As I sit here at my computer again I look across this beautiful landscape that God has allowed me to borrow. I cannot help but wonder how many other people in this world are doing the exact same thing right now. I am certain that there are many out there that are just like me, confused as to what it is that God put me here for and if I am in fact doing it? I wonder if there are people out there all around the world that wonder about the same things that I wonder about. There is a video on Youtube called: “Gods Love Letter to You.” It is remarkable, and really does ask the question about whether you are content in who you are, and if you feel complete, accepted and loved. I think we all go through times where we feel alone. Honestly, I am certain that I could not handle this Dementia journey without my faith in Jesus Christ. Today, I am at peace with it and really am not scared. But tomorrow might be an unsure day and I will have to convince myself and those around me that I really am okay after all. And then the next day…
I grew up on a small Dairy Farm in Albion, Maine. My parents are in heaven now, but they raised six kids on that little farm. I grew up with a strong work ethic that was instilled in me early by my parents. Being a teenager that couldn’t afford to go to college I entered the U.S. Navy where I was told later in my life that I came out of my shell. I was extremely shy and I never made eye contact with anyone while talking to them. I was that way in school most of the time, with the exception of a few friends. At the age of 16 I was introduced (over the phone) to who is now my wife. We grew up in different town’s, so we went to different schools. After that phone conversation a couple months went by and she sent me a letter. After a few more weeks she sent me a postcard that simply said “It’s your turn to write”, which I finally did do. Remember, I was shy then. Mail correspondence and 2-3 hour phone conversation’s became the norm for us.
My wife’s persistence led her to stop at my house one summer day and formally introduce herself. I now had more than a picture of her hanging on the wall, I had the real thing. She had on a pink shirt and jeans and I was absolutely awestruck. She was gorgeous. I, for the life of me, couldn’t believe that she was interested in me. I was just a poor boy that had no concrete future. I wasn’t going to college and she was. I figured for sure that if I were to ask her out I wouldn’t stand a chance. But… she said “yes” and we started dating at age 16. We’ve have been together ever since. We survived the long distance’s that separated us while I was in the Navy and she was in college. We got married at age 21 and started our family soon after. To this day, I still thank God for her every single morning and every single night. She is my equal and together we truly make one.
Our family has had it’s share of problems through the years, as marriage takes work. Raising children is not easy, especially during the teen years. I have a picture that reads on it “Raising teenagers is like trying to nail jello to a wall”, and that is so true. Today though, they are all soaring as young adults and we couldn’t be more proud of them. We have two grandchildren now with my son and his wife who live in Florida. We don’t see them nearly enough and would love to be able to be within driving distance of them. They are two thousand plus miles away so it is not just a little jaunt down the street, but maybe someday we will live closer.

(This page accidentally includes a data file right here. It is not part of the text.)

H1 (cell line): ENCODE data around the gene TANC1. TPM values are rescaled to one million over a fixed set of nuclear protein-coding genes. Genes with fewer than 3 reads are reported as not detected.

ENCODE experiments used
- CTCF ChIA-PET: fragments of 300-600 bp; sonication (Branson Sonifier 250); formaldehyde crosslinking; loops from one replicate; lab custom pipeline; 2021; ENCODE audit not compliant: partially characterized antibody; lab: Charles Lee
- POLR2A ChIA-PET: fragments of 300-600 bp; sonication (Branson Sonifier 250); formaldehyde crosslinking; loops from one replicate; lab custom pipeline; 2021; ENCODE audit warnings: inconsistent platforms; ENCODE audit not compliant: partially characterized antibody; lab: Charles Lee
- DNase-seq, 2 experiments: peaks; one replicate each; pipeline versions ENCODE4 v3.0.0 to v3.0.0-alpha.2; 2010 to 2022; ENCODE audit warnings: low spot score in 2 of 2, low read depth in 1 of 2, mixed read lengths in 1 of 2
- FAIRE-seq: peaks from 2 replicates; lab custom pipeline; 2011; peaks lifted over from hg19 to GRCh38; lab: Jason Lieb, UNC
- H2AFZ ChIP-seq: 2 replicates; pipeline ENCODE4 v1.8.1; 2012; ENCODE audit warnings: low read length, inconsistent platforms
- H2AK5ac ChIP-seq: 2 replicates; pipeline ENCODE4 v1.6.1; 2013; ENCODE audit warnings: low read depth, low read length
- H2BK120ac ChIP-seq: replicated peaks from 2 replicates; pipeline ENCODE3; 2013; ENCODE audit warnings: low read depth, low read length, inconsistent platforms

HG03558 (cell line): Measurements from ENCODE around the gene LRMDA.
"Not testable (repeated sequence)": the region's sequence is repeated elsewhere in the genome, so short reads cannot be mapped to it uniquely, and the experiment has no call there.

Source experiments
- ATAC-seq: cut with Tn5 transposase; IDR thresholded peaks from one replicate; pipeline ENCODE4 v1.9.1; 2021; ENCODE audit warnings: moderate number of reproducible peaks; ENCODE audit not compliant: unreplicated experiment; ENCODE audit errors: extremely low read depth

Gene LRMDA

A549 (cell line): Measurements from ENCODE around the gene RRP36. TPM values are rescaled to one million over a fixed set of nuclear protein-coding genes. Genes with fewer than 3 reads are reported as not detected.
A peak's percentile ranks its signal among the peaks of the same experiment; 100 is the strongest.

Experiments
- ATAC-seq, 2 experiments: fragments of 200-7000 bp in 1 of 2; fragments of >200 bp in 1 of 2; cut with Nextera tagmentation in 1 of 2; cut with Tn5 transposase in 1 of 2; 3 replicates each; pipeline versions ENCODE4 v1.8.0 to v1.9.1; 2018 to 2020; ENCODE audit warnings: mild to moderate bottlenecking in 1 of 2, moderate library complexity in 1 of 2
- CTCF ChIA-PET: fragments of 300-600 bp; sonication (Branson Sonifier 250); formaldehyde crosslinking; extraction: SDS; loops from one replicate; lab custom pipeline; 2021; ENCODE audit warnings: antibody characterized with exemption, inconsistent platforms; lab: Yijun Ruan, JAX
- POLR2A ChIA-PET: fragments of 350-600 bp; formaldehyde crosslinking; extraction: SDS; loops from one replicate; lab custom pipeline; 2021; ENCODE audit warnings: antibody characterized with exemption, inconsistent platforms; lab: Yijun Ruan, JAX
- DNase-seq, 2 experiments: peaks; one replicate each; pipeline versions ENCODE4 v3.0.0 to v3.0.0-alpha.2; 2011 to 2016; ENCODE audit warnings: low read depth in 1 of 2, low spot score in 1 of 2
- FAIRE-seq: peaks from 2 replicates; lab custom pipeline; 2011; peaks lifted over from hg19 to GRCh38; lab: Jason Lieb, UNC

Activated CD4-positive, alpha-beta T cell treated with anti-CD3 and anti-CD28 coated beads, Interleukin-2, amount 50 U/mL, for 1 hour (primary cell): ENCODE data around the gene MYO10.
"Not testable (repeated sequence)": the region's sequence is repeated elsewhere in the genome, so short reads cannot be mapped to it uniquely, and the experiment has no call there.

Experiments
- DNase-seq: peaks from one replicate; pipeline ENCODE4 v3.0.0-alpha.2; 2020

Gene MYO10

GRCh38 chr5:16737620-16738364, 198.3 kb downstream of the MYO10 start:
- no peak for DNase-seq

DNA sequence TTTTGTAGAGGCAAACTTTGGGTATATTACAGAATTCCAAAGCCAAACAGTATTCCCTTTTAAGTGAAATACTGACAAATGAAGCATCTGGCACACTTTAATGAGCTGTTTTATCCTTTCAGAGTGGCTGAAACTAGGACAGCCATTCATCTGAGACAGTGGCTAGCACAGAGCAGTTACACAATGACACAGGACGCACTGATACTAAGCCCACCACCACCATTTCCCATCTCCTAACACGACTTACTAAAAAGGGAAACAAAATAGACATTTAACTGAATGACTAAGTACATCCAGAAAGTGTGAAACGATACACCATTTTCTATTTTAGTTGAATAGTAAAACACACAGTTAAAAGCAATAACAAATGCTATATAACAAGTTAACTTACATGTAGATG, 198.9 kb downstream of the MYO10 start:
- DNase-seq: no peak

I have had numerous accidents through the years and have been hospitalized more times than we can remember, once where it appeared I might not survive. The truth is that I wouldn’t have if I had not had a helmet on. During the weeks that I was in the hospital for that accident, my mother was in there too. She never made it home again as she died from cancer at the age of 59. It was also my wedding anniversary. I was devastated and attended her funeral in a wheelchair. That was twelve years ago, and since then I have also lost my father. I miss my parents but am comforted in the knowledge that I will see them again in heaven someday.
So, here I am at 48 and I can’t work. I forget things that people have told me often within minutes after I have been told, and I’m not aware that I have forgotten until somebody points it out to me. However, I think that I’m doing pretty well for the most part, at least as long as no one tells me that I have forgotten something. I am hoping that I can soon walk the woods of the maple syrup orchard and help to prepare the lines for the spring run. I am hoping that I will be able to physically handle the workload that this will entail. I am so tired now and know that I am not the work horse that I once was, but I’m not washed up yet. There is still so much left for me to do.
I am praying for a future that is absolutely flooded with blessings regardless of how much time I have to be able to understand. I am hopeful for lots of time with my whole family, time that is happy and full of laughter. I am going to be positive, kind, respectful, thoughtful, and take the time for friends and anyone else that wants to just chat for a while. I am going to spend as much time with my loved ones as I possibly can while I am of somewhat able mind. There is an endless list of journeys and adventures that I am going to have with my wife. I want people to know how very much I appreciate them, and how much I love them. Again, I want them to know that right now while I can express it instead of having them have to guess at what I’m thinking. I am going to have a great rest of my life.